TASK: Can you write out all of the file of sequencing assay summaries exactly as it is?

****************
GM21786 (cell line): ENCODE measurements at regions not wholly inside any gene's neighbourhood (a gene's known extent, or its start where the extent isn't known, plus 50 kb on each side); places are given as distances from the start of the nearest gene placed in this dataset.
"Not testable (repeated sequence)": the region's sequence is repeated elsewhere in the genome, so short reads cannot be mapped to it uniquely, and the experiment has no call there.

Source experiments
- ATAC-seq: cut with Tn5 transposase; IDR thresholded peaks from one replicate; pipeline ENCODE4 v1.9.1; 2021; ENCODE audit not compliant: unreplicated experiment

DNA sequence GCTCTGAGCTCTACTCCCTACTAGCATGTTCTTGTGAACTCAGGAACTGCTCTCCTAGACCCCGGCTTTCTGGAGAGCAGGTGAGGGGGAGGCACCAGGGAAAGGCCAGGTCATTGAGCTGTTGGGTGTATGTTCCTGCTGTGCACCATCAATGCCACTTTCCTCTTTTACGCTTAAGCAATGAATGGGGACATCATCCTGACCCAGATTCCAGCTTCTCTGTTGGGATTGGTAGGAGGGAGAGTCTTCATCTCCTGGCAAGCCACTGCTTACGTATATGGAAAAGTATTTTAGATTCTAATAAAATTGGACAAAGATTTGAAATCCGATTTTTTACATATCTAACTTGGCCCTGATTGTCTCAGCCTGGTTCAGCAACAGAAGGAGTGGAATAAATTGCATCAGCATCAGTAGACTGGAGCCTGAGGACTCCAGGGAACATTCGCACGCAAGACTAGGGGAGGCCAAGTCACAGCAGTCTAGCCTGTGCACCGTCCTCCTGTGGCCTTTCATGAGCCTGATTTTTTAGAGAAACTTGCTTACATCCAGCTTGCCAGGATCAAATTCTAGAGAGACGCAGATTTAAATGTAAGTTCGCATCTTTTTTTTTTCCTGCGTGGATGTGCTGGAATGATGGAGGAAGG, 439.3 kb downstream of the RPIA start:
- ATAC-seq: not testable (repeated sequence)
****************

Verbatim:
GM21786 (cell line): ENCODE measurements at regions not wholly inside any gene's neighbourhood (a gene's known extent, or its start where the extent isn't known, plus 50 kb on each side); places are given as distances from the start of the nearest gene placed in this dataset.
"Not testable (repeated sequence)": the region's sequence is repeated elsewhere in the genome, so short reads cannot be mapped to it uniquely, and the experiment has no call there.

Source experiments
- ATAC-seq: cut with Tn5 transposase; IDR thresholded peaks from one replicate; pipeline ENCODE4 v1.9.1; 2021; ENCODE audit not compliant: unreplicated experiment

DNA sequence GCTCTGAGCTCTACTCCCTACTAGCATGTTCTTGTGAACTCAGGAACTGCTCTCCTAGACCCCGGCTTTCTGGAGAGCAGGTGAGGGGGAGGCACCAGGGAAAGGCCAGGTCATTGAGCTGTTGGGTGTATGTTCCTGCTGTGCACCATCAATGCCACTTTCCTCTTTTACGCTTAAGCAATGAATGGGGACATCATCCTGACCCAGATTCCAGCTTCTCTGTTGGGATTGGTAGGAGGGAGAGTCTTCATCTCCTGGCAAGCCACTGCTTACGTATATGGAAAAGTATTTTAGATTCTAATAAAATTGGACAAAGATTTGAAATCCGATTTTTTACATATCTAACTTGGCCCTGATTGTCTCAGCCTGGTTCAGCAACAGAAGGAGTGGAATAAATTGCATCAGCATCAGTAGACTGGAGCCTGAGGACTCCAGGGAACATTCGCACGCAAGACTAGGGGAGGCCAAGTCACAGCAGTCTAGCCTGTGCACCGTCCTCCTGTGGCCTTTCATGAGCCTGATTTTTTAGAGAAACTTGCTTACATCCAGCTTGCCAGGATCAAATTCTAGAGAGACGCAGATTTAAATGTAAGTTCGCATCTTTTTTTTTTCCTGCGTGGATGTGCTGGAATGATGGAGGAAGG, 439.3 kb downstream of the RPIA start:
- ATAC-seq: not testable (repeated sequence)